It’s a rough time right now and whether we like it or not, a lot of audio pros have more time on their hands than they’d like. If nothing else, it’s a good time to catch up on that pile of books you’ve been meaning to read. If you’re looking for suggestions, try the just-published Get Tusked: The Inside Story of Fleetwood Mac’s Most Anticipated Album [Backbeat Books], which goes inside the epic year of recording sessions that spawned the band’s sprawling double-album, 1979’s Tusk. Unlike a lot of tell-alls, this one is written by folks who were there: Grammy-winning co-producer Ken Caillat and assistant engineer Hernan Rojas. It’s a fascinating read, and you don’t need to know Tusk well (or at all) to enjoy it.
The subtitle gives it all away, of course, calling Tusk the Mac’s most anticipated album, because you can’t call it their biggest—or anyone’s favorite, for that matter. To be fair, any album that would come after 1977’s industry changing, 40 million-selling Rumours would face hard comparisons, but even in that charitable view, Tusk is widely seen as a misfire—but an intriguing misfire that sold two million copies. Given that they spent a year recording it, it’s not like they didn’t make an effort, so what exactly went wrong? That’s what Caillat and Rojas try to reveal.
Some of the culprits are predictable; it was the ’70s, so sex and drugs (and drugs, and then even more drugs) fueled the rock ’n’ roll created by Fleetwood Mac. To say that the participants were undisciplined is an understatement, as the book recounts endless Animal House-level food fights in their favorite restaurant, and every few pages, someone’s got a new sports car that has to be pushed to the limit.
The book also recounts guitarist/ co-producer Lindsay Buckingham trying to break the rules in other ways, aiming to defy the world’s expectations for a Rumours II. With a record company demanding more of that smooth, harmony-drenched California sound, Buckingham finds himself suddenly—and very inconveniently—enthralled by the post-punk sounds bubbling up. Aiming to not get left behind, he spends much of the book working in self-isolation (sound familiar?), recording lo-fi tracks at home rather than use the opulent, custom-built studio at the band’s disposal. With DAWs and even Alesis ADATs still years away, the project quickly takes over Buckingham’s house. At one point, Caillat visits the rock star’s mansion for a very un-PC Halloween party, discovering mic cables everywhere and an Ampex 1-inch tape machine parked outside a reverberant tiled bathroom referred to as “Studio B.”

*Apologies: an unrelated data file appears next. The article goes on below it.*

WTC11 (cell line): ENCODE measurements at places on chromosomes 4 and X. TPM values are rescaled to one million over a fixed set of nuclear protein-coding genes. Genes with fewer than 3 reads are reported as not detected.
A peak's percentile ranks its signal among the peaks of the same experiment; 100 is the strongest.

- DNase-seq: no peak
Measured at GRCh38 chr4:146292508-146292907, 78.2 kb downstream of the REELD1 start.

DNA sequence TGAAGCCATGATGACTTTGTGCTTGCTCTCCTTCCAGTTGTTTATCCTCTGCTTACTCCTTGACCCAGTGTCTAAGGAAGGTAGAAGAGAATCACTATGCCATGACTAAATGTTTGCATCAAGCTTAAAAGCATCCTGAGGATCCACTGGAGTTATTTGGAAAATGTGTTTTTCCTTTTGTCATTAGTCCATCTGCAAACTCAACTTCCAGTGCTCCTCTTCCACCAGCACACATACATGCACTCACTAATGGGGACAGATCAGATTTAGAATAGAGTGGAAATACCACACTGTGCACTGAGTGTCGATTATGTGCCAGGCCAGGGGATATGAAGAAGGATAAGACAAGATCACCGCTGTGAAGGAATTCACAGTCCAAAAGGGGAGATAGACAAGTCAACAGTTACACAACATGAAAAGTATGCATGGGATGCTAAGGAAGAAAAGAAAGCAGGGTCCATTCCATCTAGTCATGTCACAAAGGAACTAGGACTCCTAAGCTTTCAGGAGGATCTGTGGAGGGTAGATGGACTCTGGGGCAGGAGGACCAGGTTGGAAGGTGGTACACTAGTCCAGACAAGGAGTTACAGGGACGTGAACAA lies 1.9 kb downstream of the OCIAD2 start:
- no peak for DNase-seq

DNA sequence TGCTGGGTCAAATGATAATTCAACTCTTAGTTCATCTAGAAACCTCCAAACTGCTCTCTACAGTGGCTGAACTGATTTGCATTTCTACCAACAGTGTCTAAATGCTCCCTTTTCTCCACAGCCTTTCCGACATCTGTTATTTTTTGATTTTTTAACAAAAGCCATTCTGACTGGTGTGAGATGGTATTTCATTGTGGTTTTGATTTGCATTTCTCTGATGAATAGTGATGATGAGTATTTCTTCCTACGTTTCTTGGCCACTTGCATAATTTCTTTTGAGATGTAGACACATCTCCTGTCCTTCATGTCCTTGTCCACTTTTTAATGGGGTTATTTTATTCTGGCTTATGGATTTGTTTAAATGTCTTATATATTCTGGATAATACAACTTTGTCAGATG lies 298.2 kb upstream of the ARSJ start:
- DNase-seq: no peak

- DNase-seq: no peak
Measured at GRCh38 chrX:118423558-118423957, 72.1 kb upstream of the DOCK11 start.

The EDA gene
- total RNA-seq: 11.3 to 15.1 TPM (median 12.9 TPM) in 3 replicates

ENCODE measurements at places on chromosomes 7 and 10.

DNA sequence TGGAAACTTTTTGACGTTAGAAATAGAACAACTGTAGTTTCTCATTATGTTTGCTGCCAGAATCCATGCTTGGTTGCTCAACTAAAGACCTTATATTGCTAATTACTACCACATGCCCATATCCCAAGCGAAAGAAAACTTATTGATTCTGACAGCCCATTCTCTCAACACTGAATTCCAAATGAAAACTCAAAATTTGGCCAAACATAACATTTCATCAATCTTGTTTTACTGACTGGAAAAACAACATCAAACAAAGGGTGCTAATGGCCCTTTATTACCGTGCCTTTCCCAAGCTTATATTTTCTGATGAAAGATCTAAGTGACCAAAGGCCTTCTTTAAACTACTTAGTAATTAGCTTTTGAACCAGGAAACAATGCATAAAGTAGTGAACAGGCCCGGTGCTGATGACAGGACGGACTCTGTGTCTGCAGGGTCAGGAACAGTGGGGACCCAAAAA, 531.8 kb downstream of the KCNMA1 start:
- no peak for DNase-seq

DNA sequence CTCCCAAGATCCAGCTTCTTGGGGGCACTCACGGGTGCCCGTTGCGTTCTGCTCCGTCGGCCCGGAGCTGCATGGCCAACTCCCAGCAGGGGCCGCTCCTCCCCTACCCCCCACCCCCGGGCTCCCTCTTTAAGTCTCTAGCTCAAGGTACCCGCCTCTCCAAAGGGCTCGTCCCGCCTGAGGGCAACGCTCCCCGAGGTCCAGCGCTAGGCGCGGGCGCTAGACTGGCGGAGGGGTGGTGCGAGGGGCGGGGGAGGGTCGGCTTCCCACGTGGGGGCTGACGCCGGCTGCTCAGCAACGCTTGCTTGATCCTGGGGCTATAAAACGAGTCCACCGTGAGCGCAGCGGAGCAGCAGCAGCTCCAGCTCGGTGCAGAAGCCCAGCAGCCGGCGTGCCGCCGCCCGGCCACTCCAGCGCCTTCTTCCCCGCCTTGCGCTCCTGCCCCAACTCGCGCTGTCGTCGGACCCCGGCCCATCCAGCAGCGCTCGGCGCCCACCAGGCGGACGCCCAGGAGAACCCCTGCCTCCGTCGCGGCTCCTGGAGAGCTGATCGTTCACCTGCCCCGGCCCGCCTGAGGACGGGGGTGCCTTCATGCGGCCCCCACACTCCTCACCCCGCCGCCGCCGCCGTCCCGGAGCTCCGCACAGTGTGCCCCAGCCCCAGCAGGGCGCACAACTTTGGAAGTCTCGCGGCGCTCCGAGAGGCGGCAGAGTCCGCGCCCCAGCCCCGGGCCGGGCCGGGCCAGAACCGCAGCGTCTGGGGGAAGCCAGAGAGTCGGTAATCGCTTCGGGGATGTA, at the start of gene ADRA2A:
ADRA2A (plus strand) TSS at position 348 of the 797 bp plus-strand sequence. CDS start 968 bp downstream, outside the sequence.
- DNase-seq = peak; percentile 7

Sandwiched between the rock star excess and the endless tug-of-war between Buckingham and the rest of the band and producers, there are tales of love (Caillat gets married, while Rojas and songstress Stevie Nicks become an item), and plenty of recording tips—how to get singers to trust a mic, analog tape-flipping tricks and more, plus a great section advising how to set up a mixing space and create a solid mix. And the part where they rent Dodger Stadium to record USC’s Trojan Marching Band, only to discover the band can’t keep time unless it’s marching? Priceless.
The coming weeks will be extraordinarily hard, which means allowing yourself a little fun is more crucial than ever. Pick up this book (or Caillat’s other one, Making Rumours—you’ll never guess what that one’s about) for an enjoyable way to pass the time.
Get Tusked • https://gettusked.com